Consumers in the United Kingdom could make huge savings thanks to the expected growth in battery storage technology.
Changes to the UK electricity network could save consumers billions of pounds with the help of significant government investment in battery storage technology. The changes will allow people to generate their own power via solar panels and then sell it back to the National Grid.
When implemented, the changes could save consumers between £17bn and £40bn by 2050 according to energy regulators, Ofgem. It is hoped the new framework will come into effect in the next year.
Millions of people generate and store electricity at home due to advancements in battery storage and renewable energy technology, the changes the government propose should make it easier to cash in on these innovations.
Savvy generators could take advantage of the technology by remotely turning on appliances such as washing machines on sunny days, when their solar panels are generating the most energy. Support will also be given to consumers who turn off their fridges and freezers for a few minutes during peak demand times.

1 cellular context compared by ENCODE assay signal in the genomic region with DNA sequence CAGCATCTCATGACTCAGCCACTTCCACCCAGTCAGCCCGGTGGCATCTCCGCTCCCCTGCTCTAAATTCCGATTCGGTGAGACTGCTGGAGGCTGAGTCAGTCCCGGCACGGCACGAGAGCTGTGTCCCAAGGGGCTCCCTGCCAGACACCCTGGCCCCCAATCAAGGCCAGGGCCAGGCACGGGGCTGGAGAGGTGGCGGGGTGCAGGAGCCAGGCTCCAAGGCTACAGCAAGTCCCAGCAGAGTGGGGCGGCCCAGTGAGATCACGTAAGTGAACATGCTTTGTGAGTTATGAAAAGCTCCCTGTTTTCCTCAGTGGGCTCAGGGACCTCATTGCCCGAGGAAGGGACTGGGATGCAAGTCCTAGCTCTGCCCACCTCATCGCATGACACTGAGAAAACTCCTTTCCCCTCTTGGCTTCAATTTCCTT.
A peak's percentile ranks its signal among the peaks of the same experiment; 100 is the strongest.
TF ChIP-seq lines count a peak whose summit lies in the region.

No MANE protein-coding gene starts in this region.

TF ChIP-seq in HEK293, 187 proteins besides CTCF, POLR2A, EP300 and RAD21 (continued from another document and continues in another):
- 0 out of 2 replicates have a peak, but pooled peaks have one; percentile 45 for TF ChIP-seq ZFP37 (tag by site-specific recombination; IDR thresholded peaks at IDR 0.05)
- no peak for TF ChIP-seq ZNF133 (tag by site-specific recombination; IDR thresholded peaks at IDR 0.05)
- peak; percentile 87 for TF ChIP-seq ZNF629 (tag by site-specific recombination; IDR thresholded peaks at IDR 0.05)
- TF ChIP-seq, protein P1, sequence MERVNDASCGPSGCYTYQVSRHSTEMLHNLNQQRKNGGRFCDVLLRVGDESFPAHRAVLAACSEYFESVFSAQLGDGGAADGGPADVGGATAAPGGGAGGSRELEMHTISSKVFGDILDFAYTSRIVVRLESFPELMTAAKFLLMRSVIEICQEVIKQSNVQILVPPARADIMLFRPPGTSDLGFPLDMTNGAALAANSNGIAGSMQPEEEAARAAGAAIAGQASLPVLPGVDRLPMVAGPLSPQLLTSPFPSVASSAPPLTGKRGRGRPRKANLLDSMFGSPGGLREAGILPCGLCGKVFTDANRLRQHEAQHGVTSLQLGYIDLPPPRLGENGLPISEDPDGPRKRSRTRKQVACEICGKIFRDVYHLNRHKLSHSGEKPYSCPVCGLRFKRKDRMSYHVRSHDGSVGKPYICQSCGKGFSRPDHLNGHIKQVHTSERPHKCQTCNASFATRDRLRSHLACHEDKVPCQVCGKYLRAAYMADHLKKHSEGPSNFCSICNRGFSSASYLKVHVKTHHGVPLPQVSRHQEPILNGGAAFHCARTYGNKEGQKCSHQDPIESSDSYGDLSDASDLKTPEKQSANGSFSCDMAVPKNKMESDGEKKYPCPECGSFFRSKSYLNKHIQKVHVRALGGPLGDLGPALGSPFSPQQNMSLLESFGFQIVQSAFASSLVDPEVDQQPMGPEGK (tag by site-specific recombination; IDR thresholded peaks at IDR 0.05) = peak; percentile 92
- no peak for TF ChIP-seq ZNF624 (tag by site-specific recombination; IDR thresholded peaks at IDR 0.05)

Businesses will also benefit by turning down air-conditioning when demand is high, to ease tightness on the grid.
Consumers who already have solar panels and battery storage installed will be the first benefit from the change. These households and businesses are already eligible for a feed-in tariff but it is thought that the current system deters people from using energy in a flexible manner.
The small energy savings made by millions of people in the UK will be grouped into trading packages, and this combined energy will be offered to the National Grid via an online system. As a result, the grid would no long need to predict peak times and build new power stations in order to meet demand, instead energy managers will be able to trade in Negawatts (negative energy).
Business Secretary Greg Clark also announced that the government will establish a ‘Battery Institute’ which will support companies who focus on battery research and development. An investment of £246m has been outlined to fund the institute as part of the UK’s industrial strategy.